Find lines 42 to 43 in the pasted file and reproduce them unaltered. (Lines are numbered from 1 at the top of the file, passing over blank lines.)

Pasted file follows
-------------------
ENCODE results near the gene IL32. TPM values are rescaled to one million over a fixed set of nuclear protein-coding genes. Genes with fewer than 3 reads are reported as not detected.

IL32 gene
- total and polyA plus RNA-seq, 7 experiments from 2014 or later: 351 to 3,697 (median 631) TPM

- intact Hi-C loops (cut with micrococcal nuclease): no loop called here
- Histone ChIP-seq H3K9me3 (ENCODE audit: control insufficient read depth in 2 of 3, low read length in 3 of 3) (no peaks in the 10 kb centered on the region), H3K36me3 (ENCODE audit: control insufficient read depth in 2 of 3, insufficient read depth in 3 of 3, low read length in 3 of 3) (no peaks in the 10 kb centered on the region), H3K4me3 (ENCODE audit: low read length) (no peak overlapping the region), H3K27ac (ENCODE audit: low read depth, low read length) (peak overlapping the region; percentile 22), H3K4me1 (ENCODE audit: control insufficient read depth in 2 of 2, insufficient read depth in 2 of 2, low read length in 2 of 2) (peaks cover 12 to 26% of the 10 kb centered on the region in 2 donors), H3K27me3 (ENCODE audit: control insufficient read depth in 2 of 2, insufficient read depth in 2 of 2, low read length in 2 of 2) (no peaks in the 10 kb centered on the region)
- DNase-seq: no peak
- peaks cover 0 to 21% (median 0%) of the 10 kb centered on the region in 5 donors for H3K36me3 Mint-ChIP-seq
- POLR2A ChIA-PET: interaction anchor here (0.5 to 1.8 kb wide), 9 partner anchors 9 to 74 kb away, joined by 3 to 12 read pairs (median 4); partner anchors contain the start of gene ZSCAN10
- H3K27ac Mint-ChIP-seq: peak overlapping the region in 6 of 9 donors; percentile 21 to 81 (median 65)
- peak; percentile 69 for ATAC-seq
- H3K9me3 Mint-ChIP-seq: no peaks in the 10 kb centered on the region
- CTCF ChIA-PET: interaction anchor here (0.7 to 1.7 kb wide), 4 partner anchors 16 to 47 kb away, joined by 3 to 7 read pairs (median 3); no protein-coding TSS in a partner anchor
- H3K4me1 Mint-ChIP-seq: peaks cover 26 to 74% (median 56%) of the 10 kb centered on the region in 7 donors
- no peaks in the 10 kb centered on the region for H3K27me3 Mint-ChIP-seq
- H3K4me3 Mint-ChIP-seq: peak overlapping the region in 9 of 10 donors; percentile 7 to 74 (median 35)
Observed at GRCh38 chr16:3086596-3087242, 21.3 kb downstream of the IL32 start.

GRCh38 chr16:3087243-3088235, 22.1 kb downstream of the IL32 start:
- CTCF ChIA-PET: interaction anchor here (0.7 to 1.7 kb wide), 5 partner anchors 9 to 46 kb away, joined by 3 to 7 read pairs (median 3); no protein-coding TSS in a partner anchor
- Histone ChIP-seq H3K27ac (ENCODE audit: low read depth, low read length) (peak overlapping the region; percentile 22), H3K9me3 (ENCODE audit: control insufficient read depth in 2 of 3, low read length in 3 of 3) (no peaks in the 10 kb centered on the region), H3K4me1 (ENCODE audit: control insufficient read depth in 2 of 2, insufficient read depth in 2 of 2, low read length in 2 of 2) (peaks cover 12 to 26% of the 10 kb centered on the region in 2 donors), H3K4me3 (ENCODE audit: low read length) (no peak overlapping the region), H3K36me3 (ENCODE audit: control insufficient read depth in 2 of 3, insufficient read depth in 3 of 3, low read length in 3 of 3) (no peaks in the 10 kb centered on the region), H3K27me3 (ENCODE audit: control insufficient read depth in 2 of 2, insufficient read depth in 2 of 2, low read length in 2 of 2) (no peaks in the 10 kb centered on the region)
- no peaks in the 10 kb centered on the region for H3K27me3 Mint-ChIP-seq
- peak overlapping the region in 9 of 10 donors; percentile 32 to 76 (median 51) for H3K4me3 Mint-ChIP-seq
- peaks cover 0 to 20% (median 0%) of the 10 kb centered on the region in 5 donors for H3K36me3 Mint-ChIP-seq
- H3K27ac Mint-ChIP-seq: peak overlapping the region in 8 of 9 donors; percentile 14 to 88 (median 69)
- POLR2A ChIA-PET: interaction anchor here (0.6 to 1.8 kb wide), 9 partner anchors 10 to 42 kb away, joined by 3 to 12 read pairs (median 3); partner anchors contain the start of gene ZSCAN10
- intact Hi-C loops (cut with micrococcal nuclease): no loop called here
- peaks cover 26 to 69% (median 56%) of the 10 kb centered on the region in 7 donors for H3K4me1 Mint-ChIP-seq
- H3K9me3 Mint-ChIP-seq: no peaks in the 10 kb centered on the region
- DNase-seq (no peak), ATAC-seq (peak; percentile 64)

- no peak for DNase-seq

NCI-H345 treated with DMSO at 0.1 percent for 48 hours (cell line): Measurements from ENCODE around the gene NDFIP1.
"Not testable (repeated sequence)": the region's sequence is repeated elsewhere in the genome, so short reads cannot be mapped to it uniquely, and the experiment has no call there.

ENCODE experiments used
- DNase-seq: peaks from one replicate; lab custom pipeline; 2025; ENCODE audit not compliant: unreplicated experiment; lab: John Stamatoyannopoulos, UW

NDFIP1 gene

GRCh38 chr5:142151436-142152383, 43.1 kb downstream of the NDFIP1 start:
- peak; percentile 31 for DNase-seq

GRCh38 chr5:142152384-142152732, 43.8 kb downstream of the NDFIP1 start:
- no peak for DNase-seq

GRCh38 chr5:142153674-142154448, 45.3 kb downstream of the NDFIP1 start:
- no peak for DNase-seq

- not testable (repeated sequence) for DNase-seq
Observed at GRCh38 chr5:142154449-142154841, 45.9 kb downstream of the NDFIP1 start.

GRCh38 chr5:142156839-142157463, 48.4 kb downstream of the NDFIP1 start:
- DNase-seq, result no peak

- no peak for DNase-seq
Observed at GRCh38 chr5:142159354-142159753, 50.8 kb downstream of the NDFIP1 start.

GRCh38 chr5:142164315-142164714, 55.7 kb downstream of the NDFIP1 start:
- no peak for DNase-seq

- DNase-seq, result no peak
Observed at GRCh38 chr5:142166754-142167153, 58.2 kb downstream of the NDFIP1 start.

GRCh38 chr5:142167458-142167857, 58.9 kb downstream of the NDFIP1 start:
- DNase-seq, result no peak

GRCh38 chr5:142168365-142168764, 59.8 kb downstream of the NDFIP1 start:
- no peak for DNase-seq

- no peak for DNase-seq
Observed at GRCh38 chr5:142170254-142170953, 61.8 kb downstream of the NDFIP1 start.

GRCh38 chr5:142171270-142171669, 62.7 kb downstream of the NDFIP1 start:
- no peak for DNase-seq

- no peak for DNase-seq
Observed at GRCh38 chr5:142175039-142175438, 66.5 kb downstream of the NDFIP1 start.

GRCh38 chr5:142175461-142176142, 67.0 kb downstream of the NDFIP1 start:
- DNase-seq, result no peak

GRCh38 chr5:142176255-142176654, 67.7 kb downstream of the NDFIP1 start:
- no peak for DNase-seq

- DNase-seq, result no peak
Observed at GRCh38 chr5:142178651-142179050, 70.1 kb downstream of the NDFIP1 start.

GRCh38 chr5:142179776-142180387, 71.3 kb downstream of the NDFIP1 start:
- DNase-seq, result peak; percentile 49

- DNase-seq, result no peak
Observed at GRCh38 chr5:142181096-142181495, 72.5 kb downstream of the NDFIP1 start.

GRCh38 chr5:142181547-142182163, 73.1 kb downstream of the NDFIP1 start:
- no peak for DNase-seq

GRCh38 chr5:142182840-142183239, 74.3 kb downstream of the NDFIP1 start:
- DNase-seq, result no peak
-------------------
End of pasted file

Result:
Observed at GRCh38 chr5:142154449-142154841, 45.9 kb downstream of the NDFIP1 start.

GRCh38 chr5:142156839-142157463, 48.4 kb downstream of the NDFIP1 start: